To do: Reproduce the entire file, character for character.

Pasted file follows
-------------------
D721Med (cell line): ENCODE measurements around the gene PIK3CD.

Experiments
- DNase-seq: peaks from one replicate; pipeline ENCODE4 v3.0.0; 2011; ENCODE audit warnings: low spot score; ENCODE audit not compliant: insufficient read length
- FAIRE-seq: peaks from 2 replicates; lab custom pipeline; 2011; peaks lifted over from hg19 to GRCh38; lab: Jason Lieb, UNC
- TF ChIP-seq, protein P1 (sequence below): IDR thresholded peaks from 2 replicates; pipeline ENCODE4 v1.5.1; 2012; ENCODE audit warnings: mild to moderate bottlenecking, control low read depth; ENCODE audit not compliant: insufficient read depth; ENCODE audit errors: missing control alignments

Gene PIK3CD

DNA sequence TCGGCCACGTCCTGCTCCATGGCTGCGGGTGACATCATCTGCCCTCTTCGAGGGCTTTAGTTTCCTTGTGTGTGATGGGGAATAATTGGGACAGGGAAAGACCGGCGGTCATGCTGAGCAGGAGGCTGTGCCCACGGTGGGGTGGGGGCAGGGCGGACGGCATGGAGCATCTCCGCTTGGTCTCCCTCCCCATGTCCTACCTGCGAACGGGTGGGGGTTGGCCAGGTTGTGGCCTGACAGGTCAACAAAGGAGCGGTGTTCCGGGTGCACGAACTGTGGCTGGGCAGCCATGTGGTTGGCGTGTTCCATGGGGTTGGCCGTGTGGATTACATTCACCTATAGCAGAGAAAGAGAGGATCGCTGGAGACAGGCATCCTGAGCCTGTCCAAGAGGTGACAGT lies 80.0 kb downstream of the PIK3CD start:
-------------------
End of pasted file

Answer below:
D721Med (cell line): ENCODE measurements around the gene PIK3CD.

Experiments
- DNase-seq: peaks from one replicate; pipeline ENCODE4 v3.0.0; 2011; ENCODE audit warnings: low spot score; ENCODE audit not compliant: insufficient read length
- FAIRE-seq: peaks from 2 replicates; lab custom pipeline; 2011; peaks lifted over from hg19 to GRCh38; lab: Jason Lieb, UNC
- TF ChIP-seq, protein P1 (sequence below): IDR thresholded peaks from 2 replicates; pipeline ENCODE4 v1.5.1; 2012; ENCODE audit warnings: mild to moderate bottlenecking, control low read depth; ENCODE audit not compliant: insufficient read depth; ENCODE audit errors: missing control alignments

Gene PIK3CD

DNA sequence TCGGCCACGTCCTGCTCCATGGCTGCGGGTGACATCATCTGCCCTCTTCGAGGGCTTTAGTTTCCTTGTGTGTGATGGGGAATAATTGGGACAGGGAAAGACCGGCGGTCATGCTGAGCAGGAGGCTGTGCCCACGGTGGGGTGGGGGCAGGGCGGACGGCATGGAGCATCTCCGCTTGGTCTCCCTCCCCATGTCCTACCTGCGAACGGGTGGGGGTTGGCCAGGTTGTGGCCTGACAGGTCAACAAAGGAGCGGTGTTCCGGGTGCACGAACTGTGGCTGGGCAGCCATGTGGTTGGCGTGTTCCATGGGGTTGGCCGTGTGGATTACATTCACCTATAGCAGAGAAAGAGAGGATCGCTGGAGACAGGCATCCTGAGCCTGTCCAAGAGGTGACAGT lies 80.0 kb downstream of the PIK3CD start: